Linked by Thom Holwerda on Wed 17th Aug 2005 17:31 UTC
Sun Solaris, OpenSolaris If Sun gets very serious about Solaris 10 on x86 and the Open Solaris project that it hopes will nourish it, Linux vendors had better get very worried. That's because, in the many areas where Linux is miles ahead of Solaris, Sun stands a good chance of catching up quickly if it has the will, whereas in the many areas where Solaris is miles ahead, the Linux community will be hard pressed to narrow the gap.
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RE[9]: sunos ahead
by rhavyn on Fri 19th Aug 2005 21:25 UTC in reply to "RE[8]: sunos ahead"
rhavyn
Member since:
2005-07-06

What do you think LinuxThreads was? It was a badly implemented pthread library.

LinuxThreads is still the old Linux thread system and it was 1:1. Which was the point of my original post.

People living in glass houses....

Accroding to you FAQ. :

At thread creation time, the newly created thread inherits the signal mask of the thread calling pthread_create(). But afterwards, the new thread can modify its signal mask independently of its creator thread.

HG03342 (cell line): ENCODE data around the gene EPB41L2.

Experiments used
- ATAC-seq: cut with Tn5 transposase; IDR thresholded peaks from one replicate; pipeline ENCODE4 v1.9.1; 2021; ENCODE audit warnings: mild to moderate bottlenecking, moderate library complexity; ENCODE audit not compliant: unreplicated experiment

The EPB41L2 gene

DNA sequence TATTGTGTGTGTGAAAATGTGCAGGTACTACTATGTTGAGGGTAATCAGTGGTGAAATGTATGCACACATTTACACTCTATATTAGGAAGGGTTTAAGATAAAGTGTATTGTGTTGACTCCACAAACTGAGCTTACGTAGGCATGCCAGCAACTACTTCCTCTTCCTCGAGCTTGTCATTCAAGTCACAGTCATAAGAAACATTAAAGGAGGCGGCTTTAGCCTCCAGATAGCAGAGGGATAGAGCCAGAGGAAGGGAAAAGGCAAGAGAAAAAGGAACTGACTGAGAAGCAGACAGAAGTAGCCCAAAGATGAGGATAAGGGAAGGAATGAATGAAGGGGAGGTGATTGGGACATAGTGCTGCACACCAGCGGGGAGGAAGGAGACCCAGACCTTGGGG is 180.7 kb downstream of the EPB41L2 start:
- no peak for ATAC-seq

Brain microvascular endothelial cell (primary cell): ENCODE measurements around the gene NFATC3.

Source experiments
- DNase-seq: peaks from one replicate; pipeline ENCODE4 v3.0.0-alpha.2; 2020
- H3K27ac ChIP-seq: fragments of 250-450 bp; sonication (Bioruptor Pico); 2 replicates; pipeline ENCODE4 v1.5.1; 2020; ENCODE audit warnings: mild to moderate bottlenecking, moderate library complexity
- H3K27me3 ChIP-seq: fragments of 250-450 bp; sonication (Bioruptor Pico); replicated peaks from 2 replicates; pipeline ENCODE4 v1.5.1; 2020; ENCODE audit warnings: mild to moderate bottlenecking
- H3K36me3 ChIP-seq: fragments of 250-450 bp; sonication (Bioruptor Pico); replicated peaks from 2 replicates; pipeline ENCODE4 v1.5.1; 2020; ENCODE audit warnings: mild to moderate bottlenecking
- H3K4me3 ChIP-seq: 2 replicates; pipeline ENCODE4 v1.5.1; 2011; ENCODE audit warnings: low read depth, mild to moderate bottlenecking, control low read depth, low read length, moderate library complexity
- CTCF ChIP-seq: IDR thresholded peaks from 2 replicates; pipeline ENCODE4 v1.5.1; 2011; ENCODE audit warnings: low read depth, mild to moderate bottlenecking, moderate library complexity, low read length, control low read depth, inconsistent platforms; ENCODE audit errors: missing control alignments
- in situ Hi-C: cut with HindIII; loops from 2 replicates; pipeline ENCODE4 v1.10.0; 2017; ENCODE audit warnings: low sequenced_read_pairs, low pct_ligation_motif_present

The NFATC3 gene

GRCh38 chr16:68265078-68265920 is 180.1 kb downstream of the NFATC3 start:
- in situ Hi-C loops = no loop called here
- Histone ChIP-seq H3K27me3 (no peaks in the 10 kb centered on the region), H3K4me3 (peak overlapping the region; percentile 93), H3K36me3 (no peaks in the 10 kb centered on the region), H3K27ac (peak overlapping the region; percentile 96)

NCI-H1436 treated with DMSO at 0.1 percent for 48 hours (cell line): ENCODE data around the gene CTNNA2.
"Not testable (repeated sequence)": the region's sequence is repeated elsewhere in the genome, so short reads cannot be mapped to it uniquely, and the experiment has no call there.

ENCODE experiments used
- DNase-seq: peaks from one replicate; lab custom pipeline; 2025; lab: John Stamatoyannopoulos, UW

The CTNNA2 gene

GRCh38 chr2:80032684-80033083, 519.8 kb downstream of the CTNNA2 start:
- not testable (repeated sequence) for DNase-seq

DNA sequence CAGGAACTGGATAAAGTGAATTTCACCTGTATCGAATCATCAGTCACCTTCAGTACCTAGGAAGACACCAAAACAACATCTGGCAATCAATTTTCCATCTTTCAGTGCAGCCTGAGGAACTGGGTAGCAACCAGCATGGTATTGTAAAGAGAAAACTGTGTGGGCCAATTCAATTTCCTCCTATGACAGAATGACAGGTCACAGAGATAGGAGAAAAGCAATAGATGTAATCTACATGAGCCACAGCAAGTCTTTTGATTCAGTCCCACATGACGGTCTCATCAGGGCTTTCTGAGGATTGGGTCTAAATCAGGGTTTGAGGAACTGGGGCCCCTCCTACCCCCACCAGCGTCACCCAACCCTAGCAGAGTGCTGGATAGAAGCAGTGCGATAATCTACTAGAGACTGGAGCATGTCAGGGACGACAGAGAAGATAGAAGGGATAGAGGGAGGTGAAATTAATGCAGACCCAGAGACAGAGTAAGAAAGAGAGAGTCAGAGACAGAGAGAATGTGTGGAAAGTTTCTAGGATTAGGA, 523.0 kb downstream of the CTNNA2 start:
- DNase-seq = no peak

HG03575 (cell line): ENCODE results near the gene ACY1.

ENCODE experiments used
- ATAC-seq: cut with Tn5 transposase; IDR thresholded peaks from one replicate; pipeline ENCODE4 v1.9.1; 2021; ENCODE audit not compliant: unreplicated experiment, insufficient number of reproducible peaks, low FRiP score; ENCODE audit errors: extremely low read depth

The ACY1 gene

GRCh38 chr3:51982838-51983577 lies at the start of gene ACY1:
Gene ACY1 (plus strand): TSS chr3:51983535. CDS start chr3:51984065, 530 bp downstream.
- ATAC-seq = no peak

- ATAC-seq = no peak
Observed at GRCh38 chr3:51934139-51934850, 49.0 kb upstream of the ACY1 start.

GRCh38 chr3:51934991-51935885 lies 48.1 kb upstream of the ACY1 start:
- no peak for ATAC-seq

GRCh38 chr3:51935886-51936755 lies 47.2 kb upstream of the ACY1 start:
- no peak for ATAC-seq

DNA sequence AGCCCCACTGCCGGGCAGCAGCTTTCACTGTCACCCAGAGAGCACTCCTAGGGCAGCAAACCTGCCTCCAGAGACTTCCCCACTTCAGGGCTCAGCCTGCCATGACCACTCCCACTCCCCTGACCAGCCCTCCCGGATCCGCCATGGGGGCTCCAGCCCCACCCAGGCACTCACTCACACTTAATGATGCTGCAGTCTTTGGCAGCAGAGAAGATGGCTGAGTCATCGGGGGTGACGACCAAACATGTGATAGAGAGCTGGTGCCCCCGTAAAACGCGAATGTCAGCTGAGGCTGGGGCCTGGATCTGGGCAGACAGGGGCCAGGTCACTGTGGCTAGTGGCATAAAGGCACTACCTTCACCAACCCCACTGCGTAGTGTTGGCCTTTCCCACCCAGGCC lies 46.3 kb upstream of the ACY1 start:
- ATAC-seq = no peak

Which has nothing to do with LinuxThreads being 1:1 or not. And I specifically mentioned NPTL fixing the problem with LinuxThreads not following POSIX correctly.

In all OSes the pthread library uses the pthread_create naming symantics. the LinuxThread library was a badly implemented POSIX thread (pthread) library, hence pthread_create.

LinuxThreads was a well implemented POSIX thread library that didn't follow the signal semantics correctly. And they freely admitted it. Linux threads have still been 1:1 for quite a long time.

Solaris always had a seperate thread library(thr_create) along with a pthread library. The Solaris thread library always supported a 1:1 (bound threads) or M:N behavior.
In Solaris 1:1 threads don't take up new PIDs in the hacky linux sort of way.


You can call it hacky or not, it's a 1:1 threading model. It's been that way for a long time.

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